Hydro Flower Meadow describes the design for a kinetic structure utilizing the tenacity property of materials and change of geometry morphology. It is proposed for temporary shelter, water collection, gathering or urban landscaping. Conceptually each structure in the meadow is inspired and mimics biological behaviour of a flower opening and closing. Flowers exhibit a delicate mechanism of opening and closure which is mainly controlled by the expansion of cells. Certain species are able to repeat the blooming process in reaction to different environmental factor. The upper and lower side of Tulip petal, for example, demonstrate a 10 ℃ difference in optimized condition for the elongation of cell, which results in opening in the morning and closure in the evening. In other species, opening and closure of peddle can be affected by the conditions of light, humidity, etc. In the process of opening and closure, the deformation creates an expanded surface on the top of flowers, which can be viewed as an extra functional layer.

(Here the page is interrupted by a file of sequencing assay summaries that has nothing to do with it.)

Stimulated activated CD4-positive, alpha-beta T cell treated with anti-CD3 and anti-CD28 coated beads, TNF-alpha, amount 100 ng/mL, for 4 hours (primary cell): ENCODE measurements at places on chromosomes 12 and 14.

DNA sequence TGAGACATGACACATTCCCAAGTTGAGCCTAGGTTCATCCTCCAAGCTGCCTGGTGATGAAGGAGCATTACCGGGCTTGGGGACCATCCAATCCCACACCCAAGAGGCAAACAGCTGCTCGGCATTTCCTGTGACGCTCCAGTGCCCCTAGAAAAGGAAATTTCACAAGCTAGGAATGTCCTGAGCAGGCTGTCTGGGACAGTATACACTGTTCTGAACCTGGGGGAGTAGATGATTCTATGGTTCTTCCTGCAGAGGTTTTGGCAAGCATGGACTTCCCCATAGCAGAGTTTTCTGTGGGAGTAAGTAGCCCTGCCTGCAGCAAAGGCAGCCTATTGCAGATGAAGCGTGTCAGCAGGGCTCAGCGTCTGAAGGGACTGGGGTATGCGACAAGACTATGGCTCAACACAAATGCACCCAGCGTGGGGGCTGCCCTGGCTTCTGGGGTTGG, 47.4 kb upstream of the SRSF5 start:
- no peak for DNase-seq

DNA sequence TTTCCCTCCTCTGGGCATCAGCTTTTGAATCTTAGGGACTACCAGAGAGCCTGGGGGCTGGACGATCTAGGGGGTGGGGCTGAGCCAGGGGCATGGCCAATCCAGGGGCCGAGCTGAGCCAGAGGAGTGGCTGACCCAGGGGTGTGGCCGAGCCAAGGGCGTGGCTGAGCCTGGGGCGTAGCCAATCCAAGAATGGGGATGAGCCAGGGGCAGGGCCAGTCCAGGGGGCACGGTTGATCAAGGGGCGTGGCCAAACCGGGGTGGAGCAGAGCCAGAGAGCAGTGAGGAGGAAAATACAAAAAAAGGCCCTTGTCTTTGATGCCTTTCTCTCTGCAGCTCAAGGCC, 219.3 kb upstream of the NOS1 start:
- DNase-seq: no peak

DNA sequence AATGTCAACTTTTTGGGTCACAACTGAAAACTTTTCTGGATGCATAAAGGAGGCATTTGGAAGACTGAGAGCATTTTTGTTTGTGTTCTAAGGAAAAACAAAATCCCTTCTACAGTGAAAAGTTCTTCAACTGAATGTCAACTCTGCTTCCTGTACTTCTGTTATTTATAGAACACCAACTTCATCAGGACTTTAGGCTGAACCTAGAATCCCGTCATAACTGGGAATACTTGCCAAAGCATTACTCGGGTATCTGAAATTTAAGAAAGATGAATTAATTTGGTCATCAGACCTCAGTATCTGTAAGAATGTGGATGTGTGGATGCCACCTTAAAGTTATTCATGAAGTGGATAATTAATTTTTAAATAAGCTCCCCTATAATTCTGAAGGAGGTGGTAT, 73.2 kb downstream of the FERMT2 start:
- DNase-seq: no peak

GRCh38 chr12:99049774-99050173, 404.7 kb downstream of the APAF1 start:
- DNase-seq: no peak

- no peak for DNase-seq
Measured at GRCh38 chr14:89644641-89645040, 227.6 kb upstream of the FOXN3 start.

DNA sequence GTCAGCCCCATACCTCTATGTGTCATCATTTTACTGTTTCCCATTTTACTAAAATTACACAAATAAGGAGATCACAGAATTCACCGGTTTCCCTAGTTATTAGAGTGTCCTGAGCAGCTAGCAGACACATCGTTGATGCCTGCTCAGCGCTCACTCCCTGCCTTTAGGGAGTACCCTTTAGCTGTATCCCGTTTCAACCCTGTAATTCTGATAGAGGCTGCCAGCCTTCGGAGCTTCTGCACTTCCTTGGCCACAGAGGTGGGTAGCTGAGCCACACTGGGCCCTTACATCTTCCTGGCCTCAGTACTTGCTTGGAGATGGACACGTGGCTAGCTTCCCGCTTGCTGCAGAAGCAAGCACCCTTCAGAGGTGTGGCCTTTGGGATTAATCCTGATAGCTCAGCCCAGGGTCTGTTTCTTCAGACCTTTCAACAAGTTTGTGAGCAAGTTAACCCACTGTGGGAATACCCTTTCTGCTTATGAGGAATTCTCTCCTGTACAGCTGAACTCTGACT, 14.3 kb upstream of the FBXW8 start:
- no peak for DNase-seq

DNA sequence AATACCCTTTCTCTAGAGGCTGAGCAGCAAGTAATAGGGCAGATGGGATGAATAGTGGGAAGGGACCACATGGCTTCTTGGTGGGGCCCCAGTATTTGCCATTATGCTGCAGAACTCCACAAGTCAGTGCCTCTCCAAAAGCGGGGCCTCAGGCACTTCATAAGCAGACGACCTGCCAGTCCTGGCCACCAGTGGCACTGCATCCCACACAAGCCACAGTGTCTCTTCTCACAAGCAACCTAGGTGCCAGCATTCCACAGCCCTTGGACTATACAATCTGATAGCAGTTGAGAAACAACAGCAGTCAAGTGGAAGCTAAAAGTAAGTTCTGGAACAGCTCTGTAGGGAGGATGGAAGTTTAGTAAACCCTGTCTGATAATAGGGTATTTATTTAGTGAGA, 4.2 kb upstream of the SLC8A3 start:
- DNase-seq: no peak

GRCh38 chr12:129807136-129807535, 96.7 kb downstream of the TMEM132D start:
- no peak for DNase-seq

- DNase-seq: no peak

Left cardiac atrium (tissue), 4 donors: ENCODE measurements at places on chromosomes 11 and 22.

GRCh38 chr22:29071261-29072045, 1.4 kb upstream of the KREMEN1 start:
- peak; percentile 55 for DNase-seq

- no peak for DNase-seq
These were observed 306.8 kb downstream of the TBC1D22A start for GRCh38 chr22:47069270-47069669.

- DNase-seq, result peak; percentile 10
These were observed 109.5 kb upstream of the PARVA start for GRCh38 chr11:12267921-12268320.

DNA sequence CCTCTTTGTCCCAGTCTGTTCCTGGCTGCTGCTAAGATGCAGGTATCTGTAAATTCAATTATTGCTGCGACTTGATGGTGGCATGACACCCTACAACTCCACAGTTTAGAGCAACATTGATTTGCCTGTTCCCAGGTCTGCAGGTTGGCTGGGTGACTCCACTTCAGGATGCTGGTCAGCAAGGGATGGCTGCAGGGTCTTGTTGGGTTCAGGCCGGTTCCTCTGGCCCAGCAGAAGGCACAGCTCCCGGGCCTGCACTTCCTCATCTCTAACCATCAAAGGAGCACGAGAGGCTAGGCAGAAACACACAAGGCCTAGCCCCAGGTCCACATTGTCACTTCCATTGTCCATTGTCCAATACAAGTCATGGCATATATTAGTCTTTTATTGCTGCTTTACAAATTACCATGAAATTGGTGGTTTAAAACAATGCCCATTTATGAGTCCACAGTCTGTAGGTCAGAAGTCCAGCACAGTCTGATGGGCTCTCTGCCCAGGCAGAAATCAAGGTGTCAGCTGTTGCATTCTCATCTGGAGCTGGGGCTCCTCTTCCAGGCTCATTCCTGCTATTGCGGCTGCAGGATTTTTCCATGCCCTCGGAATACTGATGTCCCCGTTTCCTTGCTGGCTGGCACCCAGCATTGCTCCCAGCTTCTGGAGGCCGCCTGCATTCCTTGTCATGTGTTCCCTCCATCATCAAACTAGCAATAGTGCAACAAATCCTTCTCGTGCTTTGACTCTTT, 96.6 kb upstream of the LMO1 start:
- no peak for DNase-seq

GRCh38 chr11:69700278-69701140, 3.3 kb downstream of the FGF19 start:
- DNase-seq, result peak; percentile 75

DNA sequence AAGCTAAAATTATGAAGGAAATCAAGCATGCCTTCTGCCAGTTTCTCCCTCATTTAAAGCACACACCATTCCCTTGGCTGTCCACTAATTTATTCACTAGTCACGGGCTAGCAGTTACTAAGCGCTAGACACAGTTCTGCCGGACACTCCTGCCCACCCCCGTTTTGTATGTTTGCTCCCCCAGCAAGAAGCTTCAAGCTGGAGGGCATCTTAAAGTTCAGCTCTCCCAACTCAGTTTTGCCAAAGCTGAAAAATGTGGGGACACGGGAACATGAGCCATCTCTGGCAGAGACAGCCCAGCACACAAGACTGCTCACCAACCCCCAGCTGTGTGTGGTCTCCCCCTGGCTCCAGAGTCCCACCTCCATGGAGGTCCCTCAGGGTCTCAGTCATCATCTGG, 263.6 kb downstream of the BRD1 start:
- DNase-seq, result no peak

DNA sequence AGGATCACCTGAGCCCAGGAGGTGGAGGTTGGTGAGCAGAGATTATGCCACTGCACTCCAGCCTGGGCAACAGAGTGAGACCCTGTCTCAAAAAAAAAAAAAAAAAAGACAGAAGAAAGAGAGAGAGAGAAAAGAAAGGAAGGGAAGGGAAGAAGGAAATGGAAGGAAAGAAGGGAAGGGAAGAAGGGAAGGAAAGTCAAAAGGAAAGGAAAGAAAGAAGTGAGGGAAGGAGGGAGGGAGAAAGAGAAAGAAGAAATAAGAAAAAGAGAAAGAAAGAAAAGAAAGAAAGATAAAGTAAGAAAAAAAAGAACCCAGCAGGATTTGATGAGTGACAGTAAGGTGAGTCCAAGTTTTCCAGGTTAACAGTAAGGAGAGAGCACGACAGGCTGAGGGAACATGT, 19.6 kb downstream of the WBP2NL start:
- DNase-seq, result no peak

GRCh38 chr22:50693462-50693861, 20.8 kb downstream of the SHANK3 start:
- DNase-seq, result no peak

The mechanism of repeated opening and closure exhibit the primitive functional logic of sensors and responsive behavior. The proposed structure can be manufactured in different scales and set up in groups of various quantities to support the collection and recycle of rain water and to improve space quality in the city range. After design of the prototype, we consider the possibility of adding sensors to the structure in order to control the deformation process in respond to various triggering factors. Consequently, the structure can better adapt to different urban scenarios and serve the city better in a broader spectrum. For instance, a gravity sensor can be attached to the structure to monitor the quantity of rainwater during a certain time period. When the quantity of rain water increase to a certain threshold, the gravity sensor will generate a current signal which then triggers the opening of the structure. The information of precipitation situation will also be recorded by the sensor. Each of the devices spread out in the city could record the precipitation data individually and send it to the central data pool.
Students: Jingwei Tan, Yunke Zheng, Zhaoxi Zhang